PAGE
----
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Filed under: Virtual selves, Features, Interviews, 15 Minutes of Fame

All the World's a Stage: The curtain falls

All the World's a Stage, and all the orcs and humans merely players. They have their stories and their characters; and one player in his time plays many roles.

It's a strange feeling to look back on four years of roleplaying in WoW, more than two of which were spent writing "All the World's a Stage," and feel as though the curtain is coming down on this part of my life, just as many new things are rising up to take its place. It's a sad thing, and it's a happy thing at the same time.

Part of me doesn't want to change -- it just wants to go on having more of all those experiences I've enjoyed, which have helped me grow and become the person I am today; but the other part of me embraces these changes, and looks forward toward the experiences that will make me into the person I will be tomorrow.

The fact is that I need to put WoW on indefinite hiatus, but before I go, let me share some of the things I have deeply appreciated about playing the game, especially how roleplaying filled an important niche in my life, and actually helped make me a better person.

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Filed under: Virtual selves, RP, All the World's a Stage (Roleplaying)

The Guild comic available for pre-order

The comic adaptation of the popular, award-winning web series The Guild is now available for pre-order from Things From Another World (TFAW). Published by Dark Horse, the comic is written by series creator and actress Felicia Day herself and drawn by indie comic artist Jim Rugg, who drew the Plain Janes graphic novel. The first issue will be available in two variant covers done by Cary Nord and Georges Jeanty.

Readers will learn about the origin of the Knights of Good, as the comic chronicles Cyd's life before she joins the guild, how she became Codex, and how she meets her fellow guild members. The story includes tidbits not found on the web series, making it a delight for fans and serve well as an introduction for those who have never watched the show. The 32-page comic is scheduled to hit the stands in March 24, 2010, and will sell for $3.50.

Like The Guild? We do, too! We've got all the episodes of season 3 posted: 1, 2, 3, 4, 5, 6, 7, 8, 9, 10, 11, and the season finale. We've also chatted with all of the folks at BlizzCon, including Felicia Day, Sandeep Parikh, and Jeff Lewis and Michele Boyd. And as if that wasn't enough Guild, here's the liveblog of their panel, and the guys were nice enough to stop by our meetup as well. Stay tuned for more Guild here on WoW.com!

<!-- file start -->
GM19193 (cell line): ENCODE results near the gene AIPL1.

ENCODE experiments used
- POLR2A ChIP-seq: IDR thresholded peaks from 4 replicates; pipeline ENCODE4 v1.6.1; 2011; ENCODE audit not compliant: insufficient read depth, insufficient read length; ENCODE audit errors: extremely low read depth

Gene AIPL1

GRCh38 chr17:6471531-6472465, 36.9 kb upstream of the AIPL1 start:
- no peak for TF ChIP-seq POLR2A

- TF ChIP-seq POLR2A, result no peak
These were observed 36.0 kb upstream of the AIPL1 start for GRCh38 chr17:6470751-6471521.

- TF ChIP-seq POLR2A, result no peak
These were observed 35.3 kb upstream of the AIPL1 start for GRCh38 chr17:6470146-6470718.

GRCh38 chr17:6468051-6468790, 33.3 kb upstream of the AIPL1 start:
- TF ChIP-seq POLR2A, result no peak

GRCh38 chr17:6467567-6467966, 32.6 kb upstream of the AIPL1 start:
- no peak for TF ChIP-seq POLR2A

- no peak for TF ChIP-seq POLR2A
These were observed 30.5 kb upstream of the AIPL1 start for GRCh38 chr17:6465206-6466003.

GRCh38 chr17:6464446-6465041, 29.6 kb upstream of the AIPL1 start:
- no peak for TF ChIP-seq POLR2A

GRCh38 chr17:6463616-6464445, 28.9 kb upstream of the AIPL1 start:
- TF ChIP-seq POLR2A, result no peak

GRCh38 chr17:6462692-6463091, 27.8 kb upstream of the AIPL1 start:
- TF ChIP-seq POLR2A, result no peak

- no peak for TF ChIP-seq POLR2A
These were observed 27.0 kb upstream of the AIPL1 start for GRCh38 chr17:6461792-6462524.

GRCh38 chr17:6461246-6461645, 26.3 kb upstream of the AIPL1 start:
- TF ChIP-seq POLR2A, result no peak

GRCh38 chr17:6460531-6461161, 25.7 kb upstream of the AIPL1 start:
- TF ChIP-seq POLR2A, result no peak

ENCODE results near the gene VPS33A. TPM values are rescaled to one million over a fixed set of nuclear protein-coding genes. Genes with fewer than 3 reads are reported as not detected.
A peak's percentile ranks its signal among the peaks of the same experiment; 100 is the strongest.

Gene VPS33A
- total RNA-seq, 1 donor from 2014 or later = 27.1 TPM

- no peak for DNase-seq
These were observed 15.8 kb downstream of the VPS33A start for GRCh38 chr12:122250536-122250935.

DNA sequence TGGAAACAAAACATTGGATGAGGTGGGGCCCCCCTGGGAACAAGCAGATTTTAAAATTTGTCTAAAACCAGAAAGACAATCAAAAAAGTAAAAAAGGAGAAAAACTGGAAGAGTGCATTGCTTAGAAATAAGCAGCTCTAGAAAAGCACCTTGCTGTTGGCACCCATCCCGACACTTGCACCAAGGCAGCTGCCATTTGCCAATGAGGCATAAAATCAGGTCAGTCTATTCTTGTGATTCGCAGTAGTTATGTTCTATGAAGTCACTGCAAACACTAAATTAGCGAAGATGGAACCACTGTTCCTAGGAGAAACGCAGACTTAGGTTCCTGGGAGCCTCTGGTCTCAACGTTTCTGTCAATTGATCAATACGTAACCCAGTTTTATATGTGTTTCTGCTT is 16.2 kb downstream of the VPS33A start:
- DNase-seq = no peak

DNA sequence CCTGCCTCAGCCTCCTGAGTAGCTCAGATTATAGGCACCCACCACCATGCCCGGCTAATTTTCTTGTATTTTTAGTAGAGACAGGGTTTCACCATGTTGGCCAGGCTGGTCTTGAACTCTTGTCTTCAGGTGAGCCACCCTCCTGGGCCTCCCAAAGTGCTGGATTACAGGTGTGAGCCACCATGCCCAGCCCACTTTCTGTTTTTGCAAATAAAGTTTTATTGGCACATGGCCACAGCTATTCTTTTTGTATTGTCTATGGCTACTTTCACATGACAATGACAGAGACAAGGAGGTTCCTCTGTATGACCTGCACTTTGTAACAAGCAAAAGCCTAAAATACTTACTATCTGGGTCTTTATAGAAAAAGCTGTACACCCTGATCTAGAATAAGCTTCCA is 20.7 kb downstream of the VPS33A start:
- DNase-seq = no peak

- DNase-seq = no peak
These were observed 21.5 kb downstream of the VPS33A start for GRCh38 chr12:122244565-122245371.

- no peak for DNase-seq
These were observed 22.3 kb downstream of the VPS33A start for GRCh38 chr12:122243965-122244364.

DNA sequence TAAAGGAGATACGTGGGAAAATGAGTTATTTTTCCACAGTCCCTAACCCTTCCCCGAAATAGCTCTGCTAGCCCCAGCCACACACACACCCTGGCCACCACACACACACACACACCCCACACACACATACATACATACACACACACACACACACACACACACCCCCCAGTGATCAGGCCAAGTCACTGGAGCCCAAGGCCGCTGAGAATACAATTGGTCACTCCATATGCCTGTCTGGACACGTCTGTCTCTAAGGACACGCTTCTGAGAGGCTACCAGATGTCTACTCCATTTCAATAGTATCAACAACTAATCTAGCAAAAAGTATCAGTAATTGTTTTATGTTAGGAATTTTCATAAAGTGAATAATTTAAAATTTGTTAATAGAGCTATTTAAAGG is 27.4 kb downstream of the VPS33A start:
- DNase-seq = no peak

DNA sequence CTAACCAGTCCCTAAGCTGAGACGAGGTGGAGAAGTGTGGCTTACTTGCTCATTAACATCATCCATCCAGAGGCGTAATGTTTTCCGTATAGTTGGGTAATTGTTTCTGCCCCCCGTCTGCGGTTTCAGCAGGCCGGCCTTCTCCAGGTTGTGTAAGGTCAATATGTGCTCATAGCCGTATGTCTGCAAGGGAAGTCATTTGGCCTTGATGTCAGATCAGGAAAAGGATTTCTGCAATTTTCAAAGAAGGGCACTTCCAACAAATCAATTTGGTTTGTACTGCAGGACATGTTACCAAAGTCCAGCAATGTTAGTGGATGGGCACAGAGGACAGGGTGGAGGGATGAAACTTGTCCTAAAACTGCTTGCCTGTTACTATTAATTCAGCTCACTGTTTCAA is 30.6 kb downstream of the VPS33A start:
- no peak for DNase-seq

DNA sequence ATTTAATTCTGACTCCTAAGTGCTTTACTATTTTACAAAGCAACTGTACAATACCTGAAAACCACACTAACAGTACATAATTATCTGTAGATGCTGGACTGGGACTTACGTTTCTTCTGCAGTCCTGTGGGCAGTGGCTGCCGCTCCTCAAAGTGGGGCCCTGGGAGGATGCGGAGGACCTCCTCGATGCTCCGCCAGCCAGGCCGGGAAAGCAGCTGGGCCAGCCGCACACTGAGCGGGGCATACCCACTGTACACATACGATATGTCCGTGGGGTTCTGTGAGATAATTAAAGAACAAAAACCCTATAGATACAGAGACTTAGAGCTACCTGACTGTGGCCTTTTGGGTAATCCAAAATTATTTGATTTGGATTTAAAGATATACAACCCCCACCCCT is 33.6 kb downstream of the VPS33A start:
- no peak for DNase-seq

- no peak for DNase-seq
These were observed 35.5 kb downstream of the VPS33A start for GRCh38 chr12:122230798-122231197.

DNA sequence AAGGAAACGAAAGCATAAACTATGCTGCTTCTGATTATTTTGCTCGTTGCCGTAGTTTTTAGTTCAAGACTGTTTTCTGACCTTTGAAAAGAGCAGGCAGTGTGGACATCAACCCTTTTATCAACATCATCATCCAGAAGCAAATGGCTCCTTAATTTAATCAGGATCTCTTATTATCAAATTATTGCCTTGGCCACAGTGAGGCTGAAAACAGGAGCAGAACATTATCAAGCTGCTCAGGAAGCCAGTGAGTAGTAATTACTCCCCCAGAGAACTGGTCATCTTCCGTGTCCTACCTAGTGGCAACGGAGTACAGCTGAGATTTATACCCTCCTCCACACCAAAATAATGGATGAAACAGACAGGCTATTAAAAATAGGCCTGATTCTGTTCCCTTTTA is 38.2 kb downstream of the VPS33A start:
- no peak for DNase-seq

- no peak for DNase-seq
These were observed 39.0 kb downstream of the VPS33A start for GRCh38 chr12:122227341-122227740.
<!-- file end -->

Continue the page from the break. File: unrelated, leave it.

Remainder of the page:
Filed under: Fan stuff, Virtual selves, Guilds, Humor, Comics

15 Minutes of Fame: Retirement home

15 Minutes of Fame is WoW.com's look at World of Warcraft players of all shapes and sizes -- from the renowned to the relatively anonymous, the remarkable to the player next door. Tip us off to players you'd like to hear more about.

Is there such a thing as retirement guilds for burned-out players? When Sharaya and Boltac of Vanguard of Norrath spotted that innocuous question on the Blackwater Raiders realm forums, they recognized a familiar face: their very own guild. A collection of former hardcore gamers from the EverQuest era, VoN has become home base for a more casual approach. "We've all done the hardcore raiding thing, which comes with wanting to see everything and do everything in a high-content mass online game," explains VoN officer Sharaya. "We all have had our stints with guilds sporting the usual raid schedules, leveling needs, gear requirements and members constantly preening about scores from tertiary web sites with convoluted ranking systems. In the beginning, we all did this as a choice. It let us see everything, and let's face it -- it was fun.

"But as in most games with such demands, many good players get burnout," he continues. "They don't tire of the game; they tire of the routine. They tire of 'having' to log in to make events or risk /gkick. They tire of the constant fighting over drops and arguing about who gets invited to what. The game ceases to be a game and becomes a chore. It truly is a 'daily.' What we realized is this is not a fault of the game; it's a fault of the guild you're in."